Lesser of Two Evils

With Goldman Sachs and JP Morgan Chase registering record profits in the third quarter there are signs that these banks may have returned to ‘business as usual’ following a tumultuous two years for the financial industry. Goldman Sachs recorded profits of £1.96 billion- a fourfold increase from the same period in 2008. JP Morgan profits were even more impressive at £2.5 billion. Both banks have set aside vast sums to cover pay and bonuses this year prompting threatening government rhetoric and leaving many wondering whether banks have learnt any lessons from the financial crisis.

Large bonus payouts are vital for banks to attract and keep the best talent in the industry. However, continuing with the bonus culture may, yet again, encourage bankers to focus particularly on short term results and dabble in stranger, more complex products in order to earn more in bonuses. Without accounting for their own bank’s long term goals or the effect that these products may have on the wider economy, such banker’s could once again create a new problem similar to the sub-prime mortgage crisis. Most banks have received direct government assistance in order to expand their reserves so they can return to normal levels of lending. While the taxpayer is footing the bill and governments face huge deficits after spending huge sums on bailouts, bolstering the banks’ balance sheets should be the main priority and the billions set aside for bonuses could be saved and kept for this purpose.

Governments were quick to bail out banks in the first place because they felt that such institutions were ‘too big to fail’ – if they collapsed, the financial pain would be felt by many more innocent people and the crisis would have worsened. However there is the question about moral hazard; to what extent should the government help a bank that has behaved badly? Governments could have let struggling banks collapse, as the US government did with Lehman Brothers, thus sending a strong message to banks to act responsibly. However in this current crisis, it is clear that almost all banks have been hit hard and to prevent any further damage to the wider economy the government stepped in.

Just this week, the government announced it would pump a further £37 billion into RBS and Lloyds TSB (merged with HBOS), in which the taxpayer now has a 60 percent and 40 percent stake respectively. While these banks continue to post record losses, the amount of state aid they have received also forced the European commission to order their break up to improve competition within the banking system. This will eventually lead to a return to private ownership of these banks but it will take some time before taxpayers can recoup their money.

In exchange for their assistance, governments have looked to implement a number of reforms to the financial industry to ensure that banks cannot take on such excessive risk again. Yet despite strong rhetoric, governments remain unsure as to what extent they should limit bonuses. In the UK, the Financial Services Authority has sought to gear rewarding bonuses towards long term success. Thus bonuses will no longer be guaranteed for more than a year and, for senior employees, bonuses will be spread over three years. In the USA, there were calls for a 90 percent tax levy on bonuses after public outrage over AIG’s announcement that it would pay bonuses, just a day after receiving $170 billion in bailout funds. This law was never passed and the only action from the Obama administration was to appoint Kenneth Feinberg as “pay tsar” – able to veto bonuses or take back money on contracts made before 11 February from banks that took US taxpayer money. These measures in both countries are still too weak and loosely implemented.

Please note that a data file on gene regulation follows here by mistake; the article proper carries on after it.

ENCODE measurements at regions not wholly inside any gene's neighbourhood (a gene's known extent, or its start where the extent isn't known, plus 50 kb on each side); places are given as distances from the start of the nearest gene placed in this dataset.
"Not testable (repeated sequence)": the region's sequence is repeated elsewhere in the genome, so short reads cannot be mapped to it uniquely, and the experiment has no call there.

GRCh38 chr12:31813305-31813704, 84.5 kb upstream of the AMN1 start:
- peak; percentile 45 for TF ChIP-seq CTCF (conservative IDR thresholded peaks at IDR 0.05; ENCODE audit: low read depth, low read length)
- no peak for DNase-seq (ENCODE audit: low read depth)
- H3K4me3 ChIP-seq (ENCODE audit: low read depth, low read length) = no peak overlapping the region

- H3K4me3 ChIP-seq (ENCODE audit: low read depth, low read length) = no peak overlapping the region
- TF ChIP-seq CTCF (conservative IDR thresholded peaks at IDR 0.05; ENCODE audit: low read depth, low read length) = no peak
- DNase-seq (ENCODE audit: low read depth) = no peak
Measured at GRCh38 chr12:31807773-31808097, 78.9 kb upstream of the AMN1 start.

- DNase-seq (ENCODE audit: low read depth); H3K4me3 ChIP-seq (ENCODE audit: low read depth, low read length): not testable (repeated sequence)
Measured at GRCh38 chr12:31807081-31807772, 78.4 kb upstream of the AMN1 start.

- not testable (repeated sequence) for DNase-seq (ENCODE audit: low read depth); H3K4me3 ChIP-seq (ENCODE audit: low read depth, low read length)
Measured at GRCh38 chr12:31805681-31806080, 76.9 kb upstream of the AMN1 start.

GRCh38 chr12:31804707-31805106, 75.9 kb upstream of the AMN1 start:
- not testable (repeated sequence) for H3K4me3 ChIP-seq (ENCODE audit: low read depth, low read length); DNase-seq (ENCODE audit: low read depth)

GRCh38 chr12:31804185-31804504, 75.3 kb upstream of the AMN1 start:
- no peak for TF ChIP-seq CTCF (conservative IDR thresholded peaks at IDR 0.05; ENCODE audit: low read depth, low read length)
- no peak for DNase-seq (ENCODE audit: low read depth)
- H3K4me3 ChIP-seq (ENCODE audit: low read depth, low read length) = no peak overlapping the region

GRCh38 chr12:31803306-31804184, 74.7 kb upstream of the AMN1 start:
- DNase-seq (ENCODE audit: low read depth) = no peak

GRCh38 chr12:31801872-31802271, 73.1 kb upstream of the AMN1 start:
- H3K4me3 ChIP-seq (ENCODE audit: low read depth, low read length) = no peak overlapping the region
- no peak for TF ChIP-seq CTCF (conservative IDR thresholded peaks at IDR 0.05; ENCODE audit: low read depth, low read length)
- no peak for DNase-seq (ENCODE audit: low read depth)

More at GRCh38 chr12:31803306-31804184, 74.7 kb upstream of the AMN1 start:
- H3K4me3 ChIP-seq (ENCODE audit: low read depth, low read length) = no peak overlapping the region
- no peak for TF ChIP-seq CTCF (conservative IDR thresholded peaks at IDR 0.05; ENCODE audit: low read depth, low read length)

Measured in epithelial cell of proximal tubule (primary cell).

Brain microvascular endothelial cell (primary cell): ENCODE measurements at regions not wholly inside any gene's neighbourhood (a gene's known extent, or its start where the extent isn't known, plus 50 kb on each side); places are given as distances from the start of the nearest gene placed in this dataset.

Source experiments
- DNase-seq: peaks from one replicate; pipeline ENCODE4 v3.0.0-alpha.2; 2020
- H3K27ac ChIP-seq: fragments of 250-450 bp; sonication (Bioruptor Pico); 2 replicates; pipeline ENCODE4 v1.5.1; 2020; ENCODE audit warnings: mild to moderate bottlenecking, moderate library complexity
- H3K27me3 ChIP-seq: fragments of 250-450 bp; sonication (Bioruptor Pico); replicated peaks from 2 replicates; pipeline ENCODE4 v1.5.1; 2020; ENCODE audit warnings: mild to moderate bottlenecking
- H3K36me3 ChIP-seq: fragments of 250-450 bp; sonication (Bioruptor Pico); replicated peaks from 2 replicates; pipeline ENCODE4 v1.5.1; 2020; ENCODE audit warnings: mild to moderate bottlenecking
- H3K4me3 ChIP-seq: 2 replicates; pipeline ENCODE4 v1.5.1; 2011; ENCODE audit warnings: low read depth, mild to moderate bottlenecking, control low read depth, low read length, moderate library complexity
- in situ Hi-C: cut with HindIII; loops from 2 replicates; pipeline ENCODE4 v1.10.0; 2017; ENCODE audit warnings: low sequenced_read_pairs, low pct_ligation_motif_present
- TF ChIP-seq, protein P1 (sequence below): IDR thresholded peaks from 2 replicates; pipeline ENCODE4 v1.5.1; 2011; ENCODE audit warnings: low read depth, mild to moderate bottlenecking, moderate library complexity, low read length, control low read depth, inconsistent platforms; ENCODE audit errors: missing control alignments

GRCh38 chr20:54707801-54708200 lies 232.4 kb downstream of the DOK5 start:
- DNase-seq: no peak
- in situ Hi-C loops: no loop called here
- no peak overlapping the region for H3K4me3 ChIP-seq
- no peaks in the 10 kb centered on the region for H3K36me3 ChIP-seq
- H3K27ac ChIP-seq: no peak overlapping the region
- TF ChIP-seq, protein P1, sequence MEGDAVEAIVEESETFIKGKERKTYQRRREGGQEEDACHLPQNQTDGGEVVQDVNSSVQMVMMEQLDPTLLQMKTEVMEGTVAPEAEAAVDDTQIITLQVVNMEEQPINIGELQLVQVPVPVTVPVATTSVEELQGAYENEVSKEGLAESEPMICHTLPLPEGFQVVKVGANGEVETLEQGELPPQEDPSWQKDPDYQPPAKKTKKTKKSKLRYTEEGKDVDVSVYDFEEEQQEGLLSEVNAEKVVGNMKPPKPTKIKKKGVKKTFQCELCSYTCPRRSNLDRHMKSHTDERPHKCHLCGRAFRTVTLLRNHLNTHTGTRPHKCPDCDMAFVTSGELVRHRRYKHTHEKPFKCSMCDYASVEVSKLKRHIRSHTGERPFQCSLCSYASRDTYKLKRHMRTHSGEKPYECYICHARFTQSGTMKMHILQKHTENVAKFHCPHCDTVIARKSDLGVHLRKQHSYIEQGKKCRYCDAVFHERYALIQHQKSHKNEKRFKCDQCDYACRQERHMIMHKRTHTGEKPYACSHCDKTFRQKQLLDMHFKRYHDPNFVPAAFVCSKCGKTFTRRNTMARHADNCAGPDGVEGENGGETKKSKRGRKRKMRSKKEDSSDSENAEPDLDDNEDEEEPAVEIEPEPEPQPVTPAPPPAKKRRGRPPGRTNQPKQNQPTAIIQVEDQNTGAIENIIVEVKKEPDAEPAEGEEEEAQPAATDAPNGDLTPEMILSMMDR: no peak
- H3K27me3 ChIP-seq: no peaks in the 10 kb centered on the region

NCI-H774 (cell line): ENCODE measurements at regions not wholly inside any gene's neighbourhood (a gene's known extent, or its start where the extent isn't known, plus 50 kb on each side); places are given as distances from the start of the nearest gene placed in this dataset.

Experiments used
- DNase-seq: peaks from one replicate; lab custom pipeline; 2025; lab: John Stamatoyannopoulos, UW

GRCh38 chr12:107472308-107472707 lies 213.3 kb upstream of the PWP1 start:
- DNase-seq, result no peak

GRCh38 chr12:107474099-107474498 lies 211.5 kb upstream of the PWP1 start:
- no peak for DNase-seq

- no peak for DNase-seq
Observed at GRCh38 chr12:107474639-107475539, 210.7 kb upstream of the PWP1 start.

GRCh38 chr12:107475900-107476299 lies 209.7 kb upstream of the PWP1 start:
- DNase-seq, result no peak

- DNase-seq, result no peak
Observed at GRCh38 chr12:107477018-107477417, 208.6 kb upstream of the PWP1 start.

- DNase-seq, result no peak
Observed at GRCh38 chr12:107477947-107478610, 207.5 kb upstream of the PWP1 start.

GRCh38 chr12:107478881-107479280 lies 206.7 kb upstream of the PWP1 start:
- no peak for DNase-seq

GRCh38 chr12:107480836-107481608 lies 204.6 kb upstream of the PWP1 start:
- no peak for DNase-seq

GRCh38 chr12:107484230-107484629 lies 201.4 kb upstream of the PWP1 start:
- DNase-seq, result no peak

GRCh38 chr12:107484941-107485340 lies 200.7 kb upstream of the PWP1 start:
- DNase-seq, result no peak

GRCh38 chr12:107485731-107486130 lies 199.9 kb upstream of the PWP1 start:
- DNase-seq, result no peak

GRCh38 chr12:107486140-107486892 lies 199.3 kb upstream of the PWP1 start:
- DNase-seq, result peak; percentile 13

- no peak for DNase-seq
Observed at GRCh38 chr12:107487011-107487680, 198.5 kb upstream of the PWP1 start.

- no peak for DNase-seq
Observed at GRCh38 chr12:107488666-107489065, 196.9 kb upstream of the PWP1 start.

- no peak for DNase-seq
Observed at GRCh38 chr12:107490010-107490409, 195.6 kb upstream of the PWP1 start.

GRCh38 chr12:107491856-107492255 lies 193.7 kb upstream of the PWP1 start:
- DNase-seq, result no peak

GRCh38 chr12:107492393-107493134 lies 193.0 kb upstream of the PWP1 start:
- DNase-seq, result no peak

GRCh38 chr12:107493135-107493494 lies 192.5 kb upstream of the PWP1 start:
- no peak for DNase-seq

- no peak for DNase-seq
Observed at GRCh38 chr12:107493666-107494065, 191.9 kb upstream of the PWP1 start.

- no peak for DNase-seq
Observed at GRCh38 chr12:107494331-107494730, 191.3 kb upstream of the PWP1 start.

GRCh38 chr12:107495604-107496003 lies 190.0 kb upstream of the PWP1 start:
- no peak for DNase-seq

The French president, Nicolas Sarkozy, has been the most vocal among western leaders over bonus reform. In a discussion with BNP Paribas and other major banks it was agreed that among the new rules, guaranteed bonuses will be limited to one year. A minimum of half these bonus payments will be deferred to a later date, and a third of the deferred portion will be paid in shares in the bank. Mr Sarkozy also advocated a mandatory cap on bonus payments but this was opposed by the British and US governments. For the UK, trying the French model is not a bad idea. It sends a strong message that the government is clamping down on the bonus culture and the risky behaviour it fuels and it will also help to appease angry taxpayers (and voters) that their money is not simply being given to the people who have created this crisis in the first place.


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